The Maine Forest Service recently announced a settlement agreement with Plum Creek Timberlands regarding a 2008 harvest operation that was determined to be in violation of the Maine Forest Practices Act. The situation involved a partial harvest on about 250 acres of forestlands near Greenville. The resulting regenerating forest fell short of the act’s requirements. Plum Creek Timberlands has accepted full responsibility, apologized for the violation and paid a $38,675 penalty.
The Forest Society of Maine has been paying special attention to this situation because in October 2009 — a year after this harvest occurred — these lands became part of the 363,000-acre Moosehead Region Conservation Easement, which the forest society oversees and enforces. The 2008 violation of the Forest Practices Act occurred before the easement existed, so it was not a violation of the easement. If it occurred after the easement took effect, it would be considered a violation of the easement and the act, and the forest society would be pursuing remedies, as well.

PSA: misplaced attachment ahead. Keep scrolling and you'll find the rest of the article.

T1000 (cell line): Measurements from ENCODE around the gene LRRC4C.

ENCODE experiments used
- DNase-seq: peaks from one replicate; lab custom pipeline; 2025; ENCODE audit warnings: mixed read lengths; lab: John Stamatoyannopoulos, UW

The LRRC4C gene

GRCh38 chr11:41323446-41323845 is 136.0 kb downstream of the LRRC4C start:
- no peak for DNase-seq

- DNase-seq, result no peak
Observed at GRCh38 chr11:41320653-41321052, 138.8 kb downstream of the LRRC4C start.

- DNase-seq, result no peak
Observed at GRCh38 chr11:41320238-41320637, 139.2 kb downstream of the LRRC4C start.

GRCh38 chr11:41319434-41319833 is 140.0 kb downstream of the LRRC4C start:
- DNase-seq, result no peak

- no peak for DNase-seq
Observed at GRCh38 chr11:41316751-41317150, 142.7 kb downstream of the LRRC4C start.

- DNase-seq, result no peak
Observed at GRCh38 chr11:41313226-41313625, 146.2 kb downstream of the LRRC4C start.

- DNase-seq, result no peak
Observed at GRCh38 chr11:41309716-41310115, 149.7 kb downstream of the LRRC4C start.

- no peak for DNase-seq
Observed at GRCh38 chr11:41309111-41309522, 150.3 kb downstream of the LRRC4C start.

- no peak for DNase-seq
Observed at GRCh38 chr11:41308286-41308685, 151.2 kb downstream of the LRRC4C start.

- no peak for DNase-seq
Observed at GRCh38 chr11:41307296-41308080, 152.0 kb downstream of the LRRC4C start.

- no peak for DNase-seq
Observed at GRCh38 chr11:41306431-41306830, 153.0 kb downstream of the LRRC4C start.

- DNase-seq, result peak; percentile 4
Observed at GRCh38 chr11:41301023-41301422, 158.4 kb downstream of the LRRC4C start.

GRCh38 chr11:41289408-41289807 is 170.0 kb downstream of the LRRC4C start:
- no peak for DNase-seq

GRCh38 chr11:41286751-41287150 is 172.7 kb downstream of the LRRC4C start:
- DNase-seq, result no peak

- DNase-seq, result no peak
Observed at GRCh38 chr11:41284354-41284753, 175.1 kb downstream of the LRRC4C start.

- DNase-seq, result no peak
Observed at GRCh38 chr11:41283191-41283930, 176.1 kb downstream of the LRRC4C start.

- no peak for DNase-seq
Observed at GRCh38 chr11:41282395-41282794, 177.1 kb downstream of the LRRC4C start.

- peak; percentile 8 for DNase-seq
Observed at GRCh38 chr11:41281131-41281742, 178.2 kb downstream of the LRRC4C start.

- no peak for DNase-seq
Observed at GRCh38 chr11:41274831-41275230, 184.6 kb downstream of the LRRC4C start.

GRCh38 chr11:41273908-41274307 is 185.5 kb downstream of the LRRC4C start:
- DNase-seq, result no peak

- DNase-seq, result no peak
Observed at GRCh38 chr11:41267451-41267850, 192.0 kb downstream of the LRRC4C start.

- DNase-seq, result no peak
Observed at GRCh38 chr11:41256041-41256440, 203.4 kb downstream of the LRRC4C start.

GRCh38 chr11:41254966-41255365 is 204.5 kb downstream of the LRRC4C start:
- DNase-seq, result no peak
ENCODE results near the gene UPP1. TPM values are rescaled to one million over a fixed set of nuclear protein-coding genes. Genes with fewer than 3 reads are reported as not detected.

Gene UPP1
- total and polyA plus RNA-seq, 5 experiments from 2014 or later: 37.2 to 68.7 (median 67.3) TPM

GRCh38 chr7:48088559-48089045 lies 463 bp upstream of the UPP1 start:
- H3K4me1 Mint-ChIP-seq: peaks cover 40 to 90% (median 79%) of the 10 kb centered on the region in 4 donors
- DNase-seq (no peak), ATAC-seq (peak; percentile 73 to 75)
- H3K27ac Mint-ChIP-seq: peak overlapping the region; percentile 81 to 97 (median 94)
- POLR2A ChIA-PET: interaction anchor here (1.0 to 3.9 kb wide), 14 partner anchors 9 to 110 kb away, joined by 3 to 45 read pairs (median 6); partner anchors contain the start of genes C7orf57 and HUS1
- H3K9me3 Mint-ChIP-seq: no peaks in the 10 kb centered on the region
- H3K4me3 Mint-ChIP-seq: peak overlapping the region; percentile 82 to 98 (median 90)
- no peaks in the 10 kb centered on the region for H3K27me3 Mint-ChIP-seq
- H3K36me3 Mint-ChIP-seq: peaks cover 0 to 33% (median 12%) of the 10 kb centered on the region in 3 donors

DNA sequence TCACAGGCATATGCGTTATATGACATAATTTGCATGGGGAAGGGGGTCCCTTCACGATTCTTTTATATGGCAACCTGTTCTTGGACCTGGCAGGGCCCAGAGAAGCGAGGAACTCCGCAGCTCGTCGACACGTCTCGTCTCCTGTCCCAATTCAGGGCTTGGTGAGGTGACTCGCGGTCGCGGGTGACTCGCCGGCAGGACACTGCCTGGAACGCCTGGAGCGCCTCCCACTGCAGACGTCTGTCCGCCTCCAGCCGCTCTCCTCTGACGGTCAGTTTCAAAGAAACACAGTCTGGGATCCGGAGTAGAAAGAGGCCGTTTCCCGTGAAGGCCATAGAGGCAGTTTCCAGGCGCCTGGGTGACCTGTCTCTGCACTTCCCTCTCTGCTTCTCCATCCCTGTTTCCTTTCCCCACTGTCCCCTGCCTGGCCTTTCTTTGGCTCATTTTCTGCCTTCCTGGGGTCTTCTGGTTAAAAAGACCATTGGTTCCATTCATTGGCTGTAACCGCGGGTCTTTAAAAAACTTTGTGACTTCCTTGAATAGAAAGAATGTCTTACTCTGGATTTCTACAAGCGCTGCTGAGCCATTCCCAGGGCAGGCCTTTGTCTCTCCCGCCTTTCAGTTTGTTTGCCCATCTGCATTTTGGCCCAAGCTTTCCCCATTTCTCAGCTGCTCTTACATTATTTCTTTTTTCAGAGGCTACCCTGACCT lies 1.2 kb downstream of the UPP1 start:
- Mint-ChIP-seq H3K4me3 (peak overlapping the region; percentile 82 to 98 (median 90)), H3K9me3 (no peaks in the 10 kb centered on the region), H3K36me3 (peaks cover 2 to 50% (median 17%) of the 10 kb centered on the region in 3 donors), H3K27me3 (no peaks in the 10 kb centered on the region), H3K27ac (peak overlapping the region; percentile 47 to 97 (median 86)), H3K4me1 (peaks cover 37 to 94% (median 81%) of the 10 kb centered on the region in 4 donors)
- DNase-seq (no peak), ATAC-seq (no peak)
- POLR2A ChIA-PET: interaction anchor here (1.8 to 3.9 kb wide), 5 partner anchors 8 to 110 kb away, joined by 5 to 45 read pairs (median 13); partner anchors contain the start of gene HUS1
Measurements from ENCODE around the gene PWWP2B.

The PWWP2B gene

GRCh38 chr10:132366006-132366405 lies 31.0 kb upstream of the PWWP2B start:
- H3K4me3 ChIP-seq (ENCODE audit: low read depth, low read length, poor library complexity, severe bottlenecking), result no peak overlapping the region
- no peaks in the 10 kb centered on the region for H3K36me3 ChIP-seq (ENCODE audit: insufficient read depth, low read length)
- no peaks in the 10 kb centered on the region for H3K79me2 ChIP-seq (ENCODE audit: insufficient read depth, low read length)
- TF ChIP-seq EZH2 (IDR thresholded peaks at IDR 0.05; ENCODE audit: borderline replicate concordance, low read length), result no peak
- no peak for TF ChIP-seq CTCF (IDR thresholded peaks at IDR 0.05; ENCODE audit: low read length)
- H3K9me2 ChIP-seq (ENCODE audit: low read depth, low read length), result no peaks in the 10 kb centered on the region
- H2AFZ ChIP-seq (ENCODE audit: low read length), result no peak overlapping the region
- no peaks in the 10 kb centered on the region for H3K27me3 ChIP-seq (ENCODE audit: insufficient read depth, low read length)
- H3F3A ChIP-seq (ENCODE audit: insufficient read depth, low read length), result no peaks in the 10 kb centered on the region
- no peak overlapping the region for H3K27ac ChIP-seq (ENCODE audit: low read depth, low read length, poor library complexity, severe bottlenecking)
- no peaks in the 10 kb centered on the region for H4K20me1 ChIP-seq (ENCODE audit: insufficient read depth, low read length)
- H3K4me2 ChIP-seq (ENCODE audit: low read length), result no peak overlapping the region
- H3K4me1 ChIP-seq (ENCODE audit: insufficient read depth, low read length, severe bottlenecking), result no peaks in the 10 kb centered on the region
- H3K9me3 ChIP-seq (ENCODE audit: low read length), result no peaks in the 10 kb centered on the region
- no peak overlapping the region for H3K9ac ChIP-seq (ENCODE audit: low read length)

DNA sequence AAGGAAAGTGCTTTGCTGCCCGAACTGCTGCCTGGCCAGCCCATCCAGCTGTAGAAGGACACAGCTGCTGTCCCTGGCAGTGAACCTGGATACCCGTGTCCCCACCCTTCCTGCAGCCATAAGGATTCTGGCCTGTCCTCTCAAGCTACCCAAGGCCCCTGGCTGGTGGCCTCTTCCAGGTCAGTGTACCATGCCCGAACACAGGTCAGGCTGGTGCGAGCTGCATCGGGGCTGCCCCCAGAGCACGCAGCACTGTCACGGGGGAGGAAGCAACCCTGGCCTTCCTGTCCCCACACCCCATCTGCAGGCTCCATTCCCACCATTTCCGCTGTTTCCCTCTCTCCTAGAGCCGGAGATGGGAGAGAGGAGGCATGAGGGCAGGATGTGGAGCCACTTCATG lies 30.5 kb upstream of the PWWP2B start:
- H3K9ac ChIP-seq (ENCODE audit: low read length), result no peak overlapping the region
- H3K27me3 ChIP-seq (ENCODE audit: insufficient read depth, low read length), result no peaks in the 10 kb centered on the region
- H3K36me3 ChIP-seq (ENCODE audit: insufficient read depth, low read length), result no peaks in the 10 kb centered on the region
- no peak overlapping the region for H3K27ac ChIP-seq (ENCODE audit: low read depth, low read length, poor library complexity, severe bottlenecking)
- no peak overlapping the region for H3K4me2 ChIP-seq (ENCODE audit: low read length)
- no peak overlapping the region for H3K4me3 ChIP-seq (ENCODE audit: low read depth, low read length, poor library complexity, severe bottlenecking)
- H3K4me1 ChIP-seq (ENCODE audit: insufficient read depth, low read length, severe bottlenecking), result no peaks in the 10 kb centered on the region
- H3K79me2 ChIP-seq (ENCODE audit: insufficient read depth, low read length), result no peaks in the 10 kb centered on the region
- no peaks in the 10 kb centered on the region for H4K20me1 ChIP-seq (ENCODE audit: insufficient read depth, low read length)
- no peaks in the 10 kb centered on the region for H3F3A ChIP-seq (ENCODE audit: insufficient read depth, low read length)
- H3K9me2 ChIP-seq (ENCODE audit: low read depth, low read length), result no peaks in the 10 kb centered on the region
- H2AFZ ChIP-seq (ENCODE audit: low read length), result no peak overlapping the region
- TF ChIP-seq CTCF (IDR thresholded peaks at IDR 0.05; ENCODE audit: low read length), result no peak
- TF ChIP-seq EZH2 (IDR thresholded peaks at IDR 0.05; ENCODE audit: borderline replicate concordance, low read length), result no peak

The Moosehead Region Conservation Easement took effect when Maine’s Land Use Regulation Commission approved the concept plan for Plum Creek’s lands around Moosehead Lake. The terms of the easement keep these lands open and productive, protect fish and wildlife habitats, ensure public recreational access and call for exemplary forest management practices.
The 2008 violation is a clear example of the type of mistakes that can be prevented when a conservation easement is in place. In fact, the Forest Society of Maine sees the 2008 violation as an important case history to examine and learn from. Our assessment is that this error was the result of shortcomings in Plum Creek’s internal controls and oversight.
One of the first things the Forest Society of Maine does with a new easement is to spend time with the landowner to ensure that they have appropriate harvest planning procedures, training, lines of communication and other internal controls in place to keep these types of mistakes from occurring. Since the Moosehead Region Conservation Easement took effect last October, FSM has been doing just that with Plum Creek, and we can report the company has made significant improvements to its operational systems.
With these improvements in place and with the forest society’s ongoing involvement and oversight, we do not expect problems such as the 2008 violation to happen again. However if they do, we will take immediate and appropriate enforcement actions.
Alan Hutchinson is executive director of the Forest Society of Maine.